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#15
Thanks for all the info! I might try building my own long wire for the heck of it.
Yes, you should try building your own. Read, compare and then build.

I believe about a decade or so ago, I purchased a WinRadio 9:1 balun. I probably have 15 meters of wire on it as the antenna. It uses a BNC connector for the radio side. I used to run it under the eave and now use it for temporary setups in whatever configuration needed to receive what I'm looking for. It has worked well as a sloper, vertical and in a horizontal configuration. Looks like they're $40 now and the model is WR-LWA-0130 which means WinRadio Long Wire Antenna 0.1 - 30 MHz (fancy! ha!)

If I had not purchased that, I would own the PAR end fed by now. I own handfuls of PAR stuff, mostly filters.

That leads me to the next thing I needed with the improved antenna, a broadcast band filter. I have several AM station antennas nearby with the closest just 1.5 miles away. While I own a PAR AM broadcast band filter that handles provides 40dB of attenuation below 1.8 MHz, I recently tried out an RTL-SDR AM filter that attenuates signals at least 40dB below 2.8 MHz, also good. The PAR was around $70 and the RTL-SDR is around $17 on Amazon. The PAR allows for monitoring the 160m amateur band, where as the other does not. Your Drake may handle the filtering already.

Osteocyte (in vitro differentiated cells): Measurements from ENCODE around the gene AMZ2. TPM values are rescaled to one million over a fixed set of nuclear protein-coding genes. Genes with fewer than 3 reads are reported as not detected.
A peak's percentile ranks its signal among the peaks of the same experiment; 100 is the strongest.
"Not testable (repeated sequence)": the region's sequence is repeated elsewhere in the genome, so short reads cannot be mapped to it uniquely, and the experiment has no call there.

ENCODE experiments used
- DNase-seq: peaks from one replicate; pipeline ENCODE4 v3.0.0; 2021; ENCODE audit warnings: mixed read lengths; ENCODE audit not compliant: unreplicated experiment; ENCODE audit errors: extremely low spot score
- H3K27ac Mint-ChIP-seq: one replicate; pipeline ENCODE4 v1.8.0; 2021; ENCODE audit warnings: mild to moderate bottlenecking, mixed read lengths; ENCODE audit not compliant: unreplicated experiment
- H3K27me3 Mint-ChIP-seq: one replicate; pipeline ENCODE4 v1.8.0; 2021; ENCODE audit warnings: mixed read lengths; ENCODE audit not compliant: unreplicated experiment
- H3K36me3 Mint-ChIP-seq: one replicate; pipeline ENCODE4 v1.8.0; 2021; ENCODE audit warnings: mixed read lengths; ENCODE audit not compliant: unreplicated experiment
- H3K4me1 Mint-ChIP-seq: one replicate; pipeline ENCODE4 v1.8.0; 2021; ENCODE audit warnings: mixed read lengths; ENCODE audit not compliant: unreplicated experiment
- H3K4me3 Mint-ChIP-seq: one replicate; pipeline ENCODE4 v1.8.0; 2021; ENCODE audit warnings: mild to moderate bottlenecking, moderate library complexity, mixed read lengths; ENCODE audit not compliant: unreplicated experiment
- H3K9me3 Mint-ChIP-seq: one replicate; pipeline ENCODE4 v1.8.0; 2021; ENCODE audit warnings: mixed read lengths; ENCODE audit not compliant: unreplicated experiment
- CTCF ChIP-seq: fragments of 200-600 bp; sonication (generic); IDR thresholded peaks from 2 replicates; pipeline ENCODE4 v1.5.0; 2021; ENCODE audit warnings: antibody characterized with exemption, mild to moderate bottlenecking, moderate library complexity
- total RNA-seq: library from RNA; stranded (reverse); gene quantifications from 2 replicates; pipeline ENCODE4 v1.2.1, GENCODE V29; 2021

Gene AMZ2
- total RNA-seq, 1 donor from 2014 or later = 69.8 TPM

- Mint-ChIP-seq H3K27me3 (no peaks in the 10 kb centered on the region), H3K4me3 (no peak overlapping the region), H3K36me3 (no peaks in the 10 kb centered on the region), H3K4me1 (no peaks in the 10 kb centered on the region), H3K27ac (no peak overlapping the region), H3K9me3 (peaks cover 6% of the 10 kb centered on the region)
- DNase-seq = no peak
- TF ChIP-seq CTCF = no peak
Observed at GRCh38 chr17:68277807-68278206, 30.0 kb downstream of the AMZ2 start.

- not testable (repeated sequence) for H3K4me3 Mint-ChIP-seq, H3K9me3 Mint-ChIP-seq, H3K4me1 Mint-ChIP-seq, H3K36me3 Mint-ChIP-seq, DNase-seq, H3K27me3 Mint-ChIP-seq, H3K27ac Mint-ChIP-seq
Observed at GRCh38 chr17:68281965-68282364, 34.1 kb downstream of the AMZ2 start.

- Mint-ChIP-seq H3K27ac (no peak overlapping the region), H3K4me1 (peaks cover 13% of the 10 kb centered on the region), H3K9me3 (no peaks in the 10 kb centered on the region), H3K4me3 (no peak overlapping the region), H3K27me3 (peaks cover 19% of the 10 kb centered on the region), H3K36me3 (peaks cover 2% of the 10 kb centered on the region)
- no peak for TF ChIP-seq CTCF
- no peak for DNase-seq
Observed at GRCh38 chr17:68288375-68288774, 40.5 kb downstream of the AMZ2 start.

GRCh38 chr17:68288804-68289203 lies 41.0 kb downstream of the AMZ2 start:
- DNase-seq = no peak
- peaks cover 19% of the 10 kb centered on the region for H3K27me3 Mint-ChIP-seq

Much will depend on what you are trying to listen to, which will guide you on your length of wire as well as the appropriate filter you may need to put inline from the antenna.
 
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#16
Re: the NoElec 9:1 balun vs the PAR since I have used both ...

The PAR / LNR Electronics version is obviously much more rugged, built and housed like a tank. Not only that, but as KA3JJZ mentions, the specifications are better. The PAR covers well down into the broadcast band, much better than the NoElec as my own testing revealed on my setup for BCB listening.

The ability to use the jumper on the PAR to change from an isolated winding to a shared ground is convenient to use depending on your configuration.

With the NoElec, to isolate the windings, you have to scratch out the solitary board trace on the back. And now provide a box for it, your own wiring to be able to switch between isolated and ground, etc. And the specs aren't as good as the PAR.

In other words, with the PAR / LNR Precision, you'll buy it once and have it for a lifetime.